Colon cancer is a slow-growing disease that can overwhelm your system before you have any symptoms. This is the second leading cancer-related death and is seen more often in men than women. If you're a man, here is what you need to know about this deadly disease and how to prevent it from sneaking up on you.
Colorectal Cancer Basics
This cancer favors the large intestine and colon. It starts as a small tissue growth, called a polyp, on the inside of the wall of the large intestine. This tissue grows very slowly and often posses no problems. Some of these polyps, however, change and become malignant cancer cells that, if left untreated, can migrate to all of your internal organs.
Colorectal Cancer Symptoms
Many people experience no symptoms as these cancerous tissues grow and spread throughout the large intestine. When symptoms do occur, they may include:
If you notice any changes in your bowel routine or the appearance of your stools, contact your doctor, even if you have no other symptoms.
The Cause is Unknown
Researchers don't know the precise cause of this disease and what triggers some polyps to become cancerous. Doctors do know that there are several factors that can increase your risk of developing colorectal cancer such as:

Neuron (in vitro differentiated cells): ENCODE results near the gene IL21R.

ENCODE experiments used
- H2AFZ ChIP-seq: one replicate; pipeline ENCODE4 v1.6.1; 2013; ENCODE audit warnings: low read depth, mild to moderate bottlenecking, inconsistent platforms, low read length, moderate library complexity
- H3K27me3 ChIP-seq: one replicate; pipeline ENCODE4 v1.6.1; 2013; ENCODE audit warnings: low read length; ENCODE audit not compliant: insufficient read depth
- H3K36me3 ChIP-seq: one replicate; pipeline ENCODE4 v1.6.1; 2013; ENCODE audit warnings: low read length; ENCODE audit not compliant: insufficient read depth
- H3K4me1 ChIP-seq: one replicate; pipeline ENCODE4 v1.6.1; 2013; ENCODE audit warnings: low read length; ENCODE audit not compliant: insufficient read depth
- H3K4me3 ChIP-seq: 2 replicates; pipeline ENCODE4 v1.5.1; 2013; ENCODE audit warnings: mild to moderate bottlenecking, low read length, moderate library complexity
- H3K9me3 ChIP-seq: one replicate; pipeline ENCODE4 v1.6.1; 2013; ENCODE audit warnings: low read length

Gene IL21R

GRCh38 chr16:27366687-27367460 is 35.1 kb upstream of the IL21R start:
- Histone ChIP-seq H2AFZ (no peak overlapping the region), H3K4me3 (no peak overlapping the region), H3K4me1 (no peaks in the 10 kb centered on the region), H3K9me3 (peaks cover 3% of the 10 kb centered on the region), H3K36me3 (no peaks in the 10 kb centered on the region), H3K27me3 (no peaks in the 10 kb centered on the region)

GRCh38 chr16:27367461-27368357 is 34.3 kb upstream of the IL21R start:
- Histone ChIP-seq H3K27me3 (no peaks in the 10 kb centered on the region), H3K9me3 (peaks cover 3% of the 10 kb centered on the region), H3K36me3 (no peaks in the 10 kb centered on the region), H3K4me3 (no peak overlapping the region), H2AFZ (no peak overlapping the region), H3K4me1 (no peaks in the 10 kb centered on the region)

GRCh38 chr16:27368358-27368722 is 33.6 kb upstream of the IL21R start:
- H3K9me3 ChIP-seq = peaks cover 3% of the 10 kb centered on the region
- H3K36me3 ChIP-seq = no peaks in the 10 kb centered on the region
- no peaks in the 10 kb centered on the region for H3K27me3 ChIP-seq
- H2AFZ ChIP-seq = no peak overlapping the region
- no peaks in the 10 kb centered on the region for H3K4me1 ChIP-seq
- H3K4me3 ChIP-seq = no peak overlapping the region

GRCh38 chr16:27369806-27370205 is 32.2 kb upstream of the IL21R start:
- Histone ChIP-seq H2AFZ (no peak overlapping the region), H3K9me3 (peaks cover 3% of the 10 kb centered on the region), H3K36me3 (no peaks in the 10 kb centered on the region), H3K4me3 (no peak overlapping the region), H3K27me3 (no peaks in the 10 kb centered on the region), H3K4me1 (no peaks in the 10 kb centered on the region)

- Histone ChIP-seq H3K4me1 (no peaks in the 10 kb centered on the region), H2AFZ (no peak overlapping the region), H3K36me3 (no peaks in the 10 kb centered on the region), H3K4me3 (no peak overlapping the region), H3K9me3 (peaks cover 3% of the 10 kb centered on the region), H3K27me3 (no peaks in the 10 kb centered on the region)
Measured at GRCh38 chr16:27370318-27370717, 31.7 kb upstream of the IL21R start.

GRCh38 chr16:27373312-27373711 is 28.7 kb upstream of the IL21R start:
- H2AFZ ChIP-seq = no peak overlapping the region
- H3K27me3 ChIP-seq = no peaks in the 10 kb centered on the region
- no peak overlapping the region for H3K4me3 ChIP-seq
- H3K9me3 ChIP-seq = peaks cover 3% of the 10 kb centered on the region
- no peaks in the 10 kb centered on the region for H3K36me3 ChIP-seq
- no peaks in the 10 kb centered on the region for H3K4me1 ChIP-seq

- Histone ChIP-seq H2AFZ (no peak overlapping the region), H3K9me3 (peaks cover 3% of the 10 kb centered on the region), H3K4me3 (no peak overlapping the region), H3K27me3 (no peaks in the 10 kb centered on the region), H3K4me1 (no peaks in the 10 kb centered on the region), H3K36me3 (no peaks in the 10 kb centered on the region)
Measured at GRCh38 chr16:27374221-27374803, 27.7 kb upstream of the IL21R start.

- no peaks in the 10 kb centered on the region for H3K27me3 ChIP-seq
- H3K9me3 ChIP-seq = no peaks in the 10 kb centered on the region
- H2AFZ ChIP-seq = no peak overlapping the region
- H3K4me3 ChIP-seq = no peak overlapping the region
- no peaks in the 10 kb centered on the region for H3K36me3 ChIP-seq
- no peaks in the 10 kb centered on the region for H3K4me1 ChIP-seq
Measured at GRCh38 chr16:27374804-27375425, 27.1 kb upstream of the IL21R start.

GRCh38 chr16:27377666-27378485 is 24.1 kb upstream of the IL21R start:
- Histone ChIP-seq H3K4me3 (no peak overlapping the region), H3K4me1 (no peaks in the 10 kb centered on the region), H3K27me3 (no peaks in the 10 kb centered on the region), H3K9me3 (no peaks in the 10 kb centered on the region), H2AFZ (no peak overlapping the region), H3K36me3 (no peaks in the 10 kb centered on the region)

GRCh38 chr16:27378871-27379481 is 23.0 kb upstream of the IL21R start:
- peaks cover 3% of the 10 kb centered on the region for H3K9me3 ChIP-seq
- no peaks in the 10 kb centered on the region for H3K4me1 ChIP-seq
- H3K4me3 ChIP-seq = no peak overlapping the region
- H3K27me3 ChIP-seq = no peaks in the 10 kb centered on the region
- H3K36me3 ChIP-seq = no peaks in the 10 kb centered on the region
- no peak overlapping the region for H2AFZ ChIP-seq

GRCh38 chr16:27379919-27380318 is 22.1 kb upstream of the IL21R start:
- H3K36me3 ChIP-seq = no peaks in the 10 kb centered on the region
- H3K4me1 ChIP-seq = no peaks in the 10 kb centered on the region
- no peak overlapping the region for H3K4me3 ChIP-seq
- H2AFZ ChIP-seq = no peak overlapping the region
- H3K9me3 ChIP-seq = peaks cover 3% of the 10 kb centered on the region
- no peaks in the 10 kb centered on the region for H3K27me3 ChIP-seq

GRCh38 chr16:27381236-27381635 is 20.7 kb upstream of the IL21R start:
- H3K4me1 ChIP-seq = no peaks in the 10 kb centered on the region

Some lifestyle choices increase the risk of this cancer including:
Screening for Colorectal Cancer
Your doctor will schedule a colonoscopy, which is a way to directly observe the inside wall of your large intestine and colon. They will look for polyps, especially the ones that have changed appearance. They can also take small tissue samples from the intestinal wall to analyze for cancerous cells. This will help them identify the malignant from the benign tissue.
It's important to get a regular screening for polyps. They can be removed, which takes away the threat of a malignant cancer developing. If the disease has advanced before you get a colonoscopy through a company like Northwest Gastroenterology Associates, there may be too many polyps to remove and the doctors will have to remove a part of the intestine. Along with surgery, your doctor may recommend chemotherapy to kill any cancerous cells they didn't remove.
Preventing this cancer from taking hold is the best option. Ask your doctor how often your should have a colonoscopy to stay ahead of this disease.Share
12 August 2015
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